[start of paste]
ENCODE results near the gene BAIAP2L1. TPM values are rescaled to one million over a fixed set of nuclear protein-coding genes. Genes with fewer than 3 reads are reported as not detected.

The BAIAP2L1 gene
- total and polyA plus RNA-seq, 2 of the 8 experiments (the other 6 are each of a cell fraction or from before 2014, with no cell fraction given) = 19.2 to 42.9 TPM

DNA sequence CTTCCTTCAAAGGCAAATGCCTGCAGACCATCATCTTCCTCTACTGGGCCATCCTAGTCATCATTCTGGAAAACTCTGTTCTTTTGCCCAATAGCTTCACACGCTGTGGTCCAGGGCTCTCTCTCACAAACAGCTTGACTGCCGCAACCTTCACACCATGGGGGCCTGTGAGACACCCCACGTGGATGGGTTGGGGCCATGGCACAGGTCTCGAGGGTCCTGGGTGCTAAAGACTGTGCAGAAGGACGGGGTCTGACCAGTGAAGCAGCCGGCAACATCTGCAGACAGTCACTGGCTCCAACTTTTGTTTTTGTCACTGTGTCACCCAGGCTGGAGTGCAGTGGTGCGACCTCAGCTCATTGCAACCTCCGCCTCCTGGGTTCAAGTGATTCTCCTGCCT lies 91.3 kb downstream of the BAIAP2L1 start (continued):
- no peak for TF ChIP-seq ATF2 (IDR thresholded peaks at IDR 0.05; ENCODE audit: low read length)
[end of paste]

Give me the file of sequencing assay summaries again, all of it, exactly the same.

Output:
ENCODE results near the gene BAIAP2L1. TPM values are rescaled to one million over a fixed set of nuclear protein-coding genes. Genes with fewer than 3 reads are reported as not detected.

The BAIAP2L1 gene
- total and polyA plus RNA-seq, 2 of the 8 experiments (the other 6 are each of a cell fraction or from before 2014, with no cell fraction given) = 19.2 to 42.9 TPM

DNA sequence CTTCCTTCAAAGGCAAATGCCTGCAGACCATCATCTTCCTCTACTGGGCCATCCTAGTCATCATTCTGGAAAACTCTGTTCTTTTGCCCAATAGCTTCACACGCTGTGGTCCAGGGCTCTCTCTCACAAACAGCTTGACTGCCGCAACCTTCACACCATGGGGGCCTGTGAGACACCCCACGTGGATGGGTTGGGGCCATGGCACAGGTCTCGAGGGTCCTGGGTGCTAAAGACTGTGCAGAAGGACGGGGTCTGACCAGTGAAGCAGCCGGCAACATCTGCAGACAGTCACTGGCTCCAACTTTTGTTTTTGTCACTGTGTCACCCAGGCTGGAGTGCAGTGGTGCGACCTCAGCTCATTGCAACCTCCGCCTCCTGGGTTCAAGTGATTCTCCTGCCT lies 91.3 kb downstream of the BAIAP2L1 start (continued):
- no peak for TF ChIP-seq ATF2 (IDR thresholded peaks at IDR 0.05; ENCODE audit: low read length)